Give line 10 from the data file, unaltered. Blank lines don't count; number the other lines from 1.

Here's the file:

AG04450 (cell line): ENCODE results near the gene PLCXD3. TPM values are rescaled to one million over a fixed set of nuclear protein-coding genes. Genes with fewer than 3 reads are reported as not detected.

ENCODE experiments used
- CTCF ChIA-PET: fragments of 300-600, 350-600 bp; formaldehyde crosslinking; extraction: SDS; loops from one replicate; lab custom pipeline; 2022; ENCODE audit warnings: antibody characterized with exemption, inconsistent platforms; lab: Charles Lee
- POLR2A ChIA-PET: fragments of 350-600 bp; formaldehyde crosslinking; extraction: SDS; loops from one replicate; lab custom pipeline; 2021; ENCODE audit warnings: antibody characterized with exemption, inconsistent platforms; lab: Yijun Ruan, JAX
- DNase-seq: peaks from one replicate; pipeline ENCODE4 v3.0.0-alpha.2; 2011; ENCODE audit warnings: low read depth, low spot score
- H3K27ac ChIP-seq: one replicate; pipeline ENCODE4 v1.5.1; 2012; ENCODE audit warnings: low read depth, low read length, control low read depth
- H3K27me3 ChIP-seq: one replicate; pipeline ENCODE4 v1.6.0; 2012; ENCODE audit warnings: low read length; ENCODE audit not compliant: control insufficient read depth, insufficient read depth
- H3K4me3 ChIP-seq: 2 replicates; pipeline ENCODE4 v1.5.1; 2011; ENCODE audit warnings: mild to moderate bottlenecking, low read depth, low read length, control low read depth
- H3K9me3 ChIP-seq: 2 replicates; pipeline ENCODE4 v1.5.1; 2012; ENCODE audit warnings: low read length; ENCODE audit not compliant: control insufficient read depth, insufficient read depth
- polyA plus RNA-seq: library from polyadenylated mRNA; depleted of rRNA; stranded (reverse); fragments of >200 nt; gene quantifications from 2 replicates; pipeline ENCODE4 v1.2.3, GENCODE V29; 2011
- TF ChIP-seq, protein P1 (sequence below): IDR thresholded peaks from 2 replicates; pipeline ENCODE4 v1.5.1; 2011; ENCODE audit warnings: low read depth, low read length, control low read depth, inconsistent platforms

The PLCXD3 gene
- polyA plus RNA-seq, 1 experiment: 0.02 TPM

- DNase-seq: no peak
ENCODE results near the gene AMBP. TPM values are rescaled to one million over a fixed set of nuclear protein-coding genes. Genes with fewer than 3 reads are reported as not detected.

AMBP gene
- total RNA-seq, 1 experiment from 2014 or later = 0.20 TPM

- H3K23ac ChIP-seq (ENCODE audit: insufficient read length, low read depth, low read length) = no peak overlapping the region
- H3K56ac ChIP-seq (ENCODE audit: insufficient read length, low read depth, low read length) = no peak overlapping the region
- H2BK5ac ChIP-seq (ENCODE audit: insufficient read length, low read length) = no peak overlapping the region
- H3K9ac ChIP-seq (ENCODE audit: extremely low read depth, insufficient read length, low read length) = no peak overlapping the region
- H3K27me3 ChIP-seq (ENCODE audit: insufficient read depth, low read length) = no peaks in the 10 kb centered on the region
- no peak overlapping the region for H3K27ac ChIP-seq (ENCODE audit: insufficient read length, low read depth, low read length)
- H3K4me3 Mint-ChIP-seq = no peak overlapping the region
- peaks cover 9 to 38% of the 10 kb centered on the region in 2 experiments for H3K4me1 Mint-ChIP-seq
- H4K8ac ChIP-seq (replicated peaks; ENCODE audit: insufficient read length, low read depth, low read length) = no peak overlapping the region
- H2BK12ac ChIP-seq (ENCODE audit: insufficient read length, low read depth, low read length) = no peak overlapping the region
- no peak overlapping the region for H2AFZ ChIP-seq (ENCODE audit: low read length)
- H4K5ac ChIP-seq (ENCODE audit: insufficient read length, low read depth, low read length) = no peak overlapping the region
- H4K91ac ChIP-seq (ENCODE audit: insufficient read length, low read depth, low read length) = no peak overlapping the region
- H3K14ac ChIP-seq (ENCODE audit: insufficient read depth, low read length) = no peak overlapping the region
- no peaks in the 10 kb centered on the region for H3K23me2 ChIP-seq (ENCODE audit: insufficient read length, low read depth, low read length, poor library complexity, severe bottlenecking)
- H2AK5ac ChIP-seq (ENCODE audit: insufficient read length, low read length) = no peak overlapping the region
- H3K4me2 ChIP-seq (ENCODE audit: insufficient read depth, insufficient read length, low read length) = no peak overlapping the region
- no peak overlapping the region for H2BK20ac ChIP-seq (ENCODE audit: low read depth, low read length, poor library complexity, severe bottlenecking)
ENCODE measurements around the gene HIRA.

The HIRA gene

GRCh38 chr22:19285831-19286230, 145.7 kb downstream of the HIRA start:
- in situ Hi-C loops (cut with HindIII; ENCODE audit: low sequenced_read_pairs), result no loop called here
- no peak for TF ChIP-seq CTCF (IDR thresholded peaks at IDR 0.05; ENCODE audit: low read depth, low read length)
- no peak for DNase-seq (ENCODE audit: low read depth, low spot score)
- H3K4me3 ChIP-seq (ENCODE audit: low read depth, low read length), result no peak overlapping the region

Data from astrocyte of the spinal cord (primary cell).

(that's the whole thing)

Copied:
- polyA plus RNA-seq: library from polyadenylated mRNA; depleted of rRNA; stranded (reverse); fragments of >200 nt; gene quantifications from 2 replicates; pipeline ENCODE4 v1.2.3, GENCODE V29; 2011